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Biomechanical comparison of the Latarjet procedure with and without a coracoid bone block.

Research paper by W W Barrett Payne, Matthew T MT Kleiner, Michelle H MH McGarry, James E JE Tibone, Thay Q TQ Lee

Indexed on: 15 Dec '15Published on: 15 Dec '15Published in: Knee Surgery, Sports Traumatology, Arthroscopy



Abstract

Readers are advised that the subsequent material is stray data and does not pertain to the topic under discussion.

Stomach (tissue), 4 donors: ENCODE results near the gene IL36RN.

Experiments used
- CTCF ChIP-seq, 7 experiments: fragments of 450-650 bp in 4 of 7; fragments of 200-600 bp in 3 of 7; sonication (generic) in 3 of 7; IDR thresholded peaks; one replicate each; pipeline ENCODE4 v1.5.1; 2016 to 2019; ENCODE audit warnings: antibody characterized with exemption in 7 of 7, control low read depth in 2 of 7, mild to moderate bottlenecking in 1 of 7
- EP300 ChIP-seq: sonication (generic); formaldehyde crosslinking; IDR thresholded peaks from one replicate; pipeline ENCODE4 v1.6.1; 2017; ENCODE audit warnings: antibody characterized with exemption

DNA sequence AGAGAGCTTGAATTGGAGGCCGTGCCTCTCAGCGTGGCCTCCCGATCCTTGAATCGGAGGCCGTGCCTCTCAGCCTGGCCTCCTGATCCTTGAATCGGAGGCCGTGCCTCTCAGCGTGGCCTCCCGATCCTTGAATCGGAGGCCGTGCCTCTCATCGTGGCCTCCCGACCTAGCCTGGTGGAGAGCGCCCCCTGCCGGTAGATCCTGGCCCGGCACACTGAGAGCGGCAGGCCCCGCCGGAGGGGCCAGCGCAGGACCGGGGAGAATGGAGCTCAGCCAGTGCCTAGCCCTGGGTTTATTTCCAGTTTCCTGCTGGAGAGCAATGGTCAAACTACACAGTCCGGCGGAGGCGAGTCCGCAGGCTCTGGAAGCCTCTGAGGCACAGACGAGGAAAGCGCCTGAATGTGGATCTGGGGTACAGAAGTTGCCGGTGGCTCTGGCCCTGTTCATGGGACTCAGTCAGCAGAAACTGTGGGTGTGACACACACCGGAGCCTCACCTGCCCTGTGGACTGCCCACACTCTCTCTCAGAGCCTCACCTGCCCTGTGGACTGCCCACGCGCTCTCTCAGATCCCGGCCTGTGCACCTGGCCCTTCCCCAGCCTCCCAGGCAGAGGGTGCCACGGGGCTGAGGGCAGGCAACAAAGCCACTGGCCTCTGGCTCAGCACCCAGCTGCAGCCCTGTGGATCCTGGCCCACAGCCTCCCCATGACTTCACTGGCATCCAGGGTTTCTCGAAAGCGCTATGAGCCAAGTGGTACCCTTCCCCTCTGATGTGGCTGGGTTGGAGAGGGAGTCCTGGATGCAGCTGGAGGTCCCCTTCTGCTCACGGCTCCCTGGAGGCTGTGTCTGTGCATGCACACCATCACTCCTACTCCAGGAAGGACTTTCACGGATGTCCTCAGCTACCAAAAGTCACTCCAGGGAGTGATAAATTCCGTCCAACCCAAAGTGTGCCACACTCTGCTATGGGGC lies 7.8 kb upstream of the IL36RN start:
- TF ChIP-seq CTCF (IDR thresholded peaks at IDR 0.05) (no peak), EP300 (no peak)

The aim of this study was to biomechanically evaluate the Latarjet procedure, with and without a bone block, on glenohumeral range of motion, translation, and kinematics after creation of a bony Bankart lesion.Eight cadaveric shoulders were tested for range of motion, translation, and kinematics in 90° shoulder abduction in both the scapular and coronal planes with the following conditions: intact, Bankart lesion with 20 % glenoid bone loss, Latarjet procedure and soft tissue only conjoined tendon transfer.There was a significant increase in range of motion in both the scapular and coronal planes with both the Latarjet and conjoined tendon transfer compared to the intact state. The Latarjet procedure restored anterior and inferior translation in both planes. The conjoined tendon transfer restored anterior and inferior translation at lower translational loads, but not with higher loads. Both reconstructions shifted the humeral head apex posteriorly in external rotation.The increase in range of motion suggests that the Latarjet procedure does not initially over-constrain the joint. At higher loads, there was improved stability with the Latarjet procedure compared to the conjoint tendon transfer. Both Latarjet and conjoined tendon transfer procedures alter normal joint kinematics by shifting the humeral head apex posteriorly in external rotation.